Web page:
|Randall, G - MN AGIC EXPERIMENT STN|
Submitted to: Agronomy Abstracts
Publication Type: Abstract Only
Publication Acceptance Date: November 4, 1999
Publication Date: N/A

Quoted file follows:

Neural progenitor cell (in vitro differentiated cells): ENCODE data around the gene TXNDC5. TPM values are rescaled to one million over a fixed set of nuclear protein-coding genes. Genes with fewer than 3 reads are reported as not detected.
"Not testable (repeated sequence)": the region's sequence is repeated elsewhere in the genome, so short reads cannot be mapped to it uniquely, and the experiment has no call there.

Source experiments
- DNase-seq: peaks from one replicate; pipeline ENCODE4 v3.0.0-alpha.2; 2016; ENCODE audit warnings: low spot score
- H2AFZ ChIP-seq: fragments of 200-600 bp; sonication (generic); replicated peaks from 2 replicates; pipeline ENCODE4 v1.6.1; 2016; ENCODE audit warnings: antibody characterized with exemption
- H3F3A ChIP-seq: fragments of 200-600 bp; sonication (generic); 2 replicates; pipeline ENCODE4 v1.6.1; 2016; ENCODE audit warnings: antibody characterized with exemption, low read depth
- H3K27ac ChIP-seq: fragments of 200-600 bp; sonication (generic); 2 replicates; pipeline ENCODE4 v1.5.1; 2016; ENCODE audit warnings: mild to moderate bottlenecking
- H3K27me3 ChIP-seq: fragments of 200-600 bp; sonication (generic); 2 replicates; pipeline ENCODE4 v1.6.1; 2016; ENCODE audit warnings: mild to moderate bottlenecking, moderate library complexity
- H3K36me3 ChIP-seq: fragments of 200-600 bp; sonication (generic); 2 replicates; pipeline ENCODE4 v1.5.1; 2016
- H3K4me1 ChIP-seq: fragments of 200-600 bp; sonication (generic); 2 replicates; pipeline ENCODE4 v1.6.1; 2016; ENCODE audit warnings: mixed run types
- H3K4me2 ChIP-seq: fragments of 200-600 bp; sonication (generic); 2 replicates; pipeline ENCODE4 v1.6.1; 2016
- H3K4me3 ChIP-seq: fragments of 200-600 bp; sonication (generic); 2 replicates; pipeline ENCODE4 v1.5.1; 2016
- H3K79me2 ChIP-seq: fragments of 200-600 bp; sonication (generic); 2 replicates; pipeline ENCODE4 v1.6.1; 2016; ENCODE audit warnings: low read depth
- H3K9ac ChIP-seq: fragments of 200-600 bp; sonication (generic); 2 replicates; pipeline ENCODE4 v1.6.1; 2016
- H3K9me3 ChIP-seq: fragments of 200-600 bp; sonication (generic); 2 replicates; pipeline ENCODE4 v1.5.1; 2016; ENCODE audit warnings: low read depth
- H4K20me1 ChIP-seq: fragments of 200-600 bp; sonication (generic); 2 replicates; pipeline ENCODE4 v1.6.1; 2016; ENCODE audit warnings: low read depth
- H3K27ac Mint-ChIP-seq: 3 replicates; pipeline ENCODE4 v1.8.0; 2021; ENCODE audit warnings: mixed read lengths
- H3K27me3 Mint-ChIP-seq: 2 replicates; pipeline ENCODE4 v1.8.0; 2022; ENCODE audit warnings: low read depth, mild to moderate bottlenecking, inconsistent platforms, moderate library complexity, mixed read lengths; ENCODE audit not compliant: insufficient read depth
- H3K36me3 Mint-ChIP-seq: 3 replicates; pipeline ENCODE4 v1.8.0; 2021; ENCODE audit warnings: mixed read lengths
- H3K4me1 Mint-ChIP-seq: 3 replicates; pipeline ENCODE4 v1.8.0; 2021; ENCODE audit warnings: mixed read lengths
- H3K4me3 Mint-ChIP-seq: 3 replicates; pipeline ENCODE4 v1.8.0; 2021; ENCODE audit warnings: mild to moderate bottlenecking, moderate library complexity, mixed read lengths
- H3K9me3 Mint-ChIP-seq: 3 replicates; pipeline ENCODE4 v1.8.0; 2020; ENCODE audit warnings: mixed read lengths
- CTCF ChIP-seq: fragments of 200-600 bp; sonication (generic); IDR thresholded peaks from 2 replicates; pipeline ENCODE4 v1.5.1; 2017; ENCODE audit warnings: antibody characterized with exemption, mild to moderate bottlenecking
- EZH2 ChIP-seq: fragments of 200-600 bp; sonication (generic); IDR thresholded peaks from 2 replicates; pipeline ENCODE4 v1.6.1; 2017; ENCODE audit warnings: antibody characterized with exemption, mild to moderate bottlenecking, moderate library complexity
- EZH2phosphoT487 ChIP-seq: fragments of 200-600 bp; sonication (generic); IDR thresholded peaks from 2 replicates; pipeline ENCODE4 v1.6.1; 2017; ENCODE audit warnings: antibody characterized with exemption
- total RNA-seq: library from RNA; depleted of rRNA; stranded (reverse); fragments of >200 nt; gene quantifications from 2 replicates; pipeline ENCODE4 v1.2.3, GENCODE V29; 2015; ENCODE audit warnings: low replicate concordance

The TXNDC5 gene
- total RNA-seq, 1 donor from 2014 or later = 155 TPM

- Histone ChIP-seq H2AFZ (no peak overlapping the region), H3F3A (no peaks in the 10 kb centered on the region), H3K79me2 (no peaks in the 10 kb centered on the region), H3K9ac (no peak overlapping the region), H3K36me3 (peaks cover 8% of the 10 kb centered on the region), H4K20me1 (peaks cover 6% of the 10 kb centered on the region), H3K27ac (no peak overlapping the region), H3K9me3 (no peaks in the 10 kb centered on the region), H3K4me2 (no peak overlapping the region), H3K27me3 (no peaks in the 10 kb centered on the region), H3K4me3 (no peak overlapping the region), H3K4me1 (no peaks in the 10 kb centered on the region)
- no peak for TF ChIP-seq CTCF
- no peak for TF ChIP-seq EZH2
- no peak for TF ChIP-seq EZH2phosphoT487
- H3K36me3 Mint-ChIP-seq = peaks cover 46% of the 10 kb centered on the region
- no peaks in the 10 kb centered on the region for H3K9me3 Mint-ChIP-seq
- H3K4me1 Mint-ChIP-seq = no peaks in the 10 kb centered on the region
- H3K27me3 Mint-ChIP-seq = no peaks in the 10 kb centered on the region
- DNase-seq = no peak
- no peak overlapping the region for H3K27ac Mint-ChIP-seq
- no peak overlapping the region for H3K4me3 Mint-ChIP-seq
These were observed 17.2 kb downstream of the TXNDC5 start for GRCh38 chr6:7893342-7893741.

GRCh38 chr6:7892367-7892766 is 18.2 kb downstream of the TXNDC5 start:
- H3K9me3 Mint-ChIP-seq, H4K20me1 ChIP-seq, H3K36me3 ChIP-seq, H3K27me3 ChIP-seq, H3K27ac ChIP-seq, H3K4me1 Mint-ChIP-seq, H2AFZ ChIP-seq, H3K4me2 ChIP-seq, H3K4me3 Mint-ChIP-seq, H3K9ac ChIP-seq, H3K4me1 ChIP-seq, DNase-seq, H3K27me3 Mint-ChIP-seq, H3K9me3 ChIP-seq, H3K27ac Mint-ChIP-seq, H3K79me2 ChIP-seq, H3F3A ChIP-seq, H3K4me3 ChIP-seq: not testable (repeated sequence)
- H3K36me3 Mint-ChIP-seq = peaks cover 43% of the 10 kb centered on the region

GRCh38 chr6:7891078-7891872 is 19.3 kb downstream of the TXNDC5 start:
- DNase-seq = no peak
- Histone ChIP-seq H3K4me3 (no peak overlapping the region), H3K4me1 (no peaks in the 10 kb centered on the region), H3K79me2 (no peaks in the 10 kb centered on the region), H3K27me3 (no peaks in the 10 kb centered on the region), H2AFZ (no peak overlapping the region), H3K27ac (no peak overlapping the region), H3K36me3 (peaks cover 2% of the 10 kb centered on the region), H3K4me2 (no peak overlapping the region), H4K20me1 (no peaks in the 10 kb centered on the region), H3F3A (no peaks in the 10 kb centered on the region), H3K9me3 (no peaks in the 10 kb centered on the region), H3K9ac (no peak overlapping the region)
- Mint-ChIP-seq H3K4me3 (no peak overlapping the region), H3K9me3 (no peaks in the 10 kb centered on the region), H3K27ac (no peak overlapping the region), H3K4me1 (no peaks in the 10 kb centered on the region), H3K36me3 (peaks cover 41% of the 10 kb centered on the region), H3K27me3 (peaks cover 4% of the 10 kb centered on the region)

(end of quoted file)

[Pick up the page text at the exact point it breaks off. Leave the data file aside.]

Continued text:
Technical Abstract: Large, heavy field equipment can cause subsoil compaction. This paper summarizes field experiments in Minnesota, Wisconsin and Quebec in which corn (Zea mays L.) yields were measured on plots subjected to wheel traffic carrying loads ranging from 7- 18 Mg/axle. Soil texture varied from silt loam to clay. Long term average annual precipitation ranged from 955 mm in nQuebec to 650 mm in Minnesota. High axle load wheel traffic altered soil physical properties to at least 0.6 m deep. Depending on location, significant reductions in corn yield (up to 55%) were measured the first growing season after heavy wheel traffic. Natural forces (freezing and thawing, wetting and drying) did not completely ameliorate subsoil compaction. Long-term residual subsoil compaction decreased corn yield for up to 11 years, the magnitude of which depended on soil type and climatic factors. Fields subjected to annual heavy wheel traffic may suffer a permanent corn yield reduction.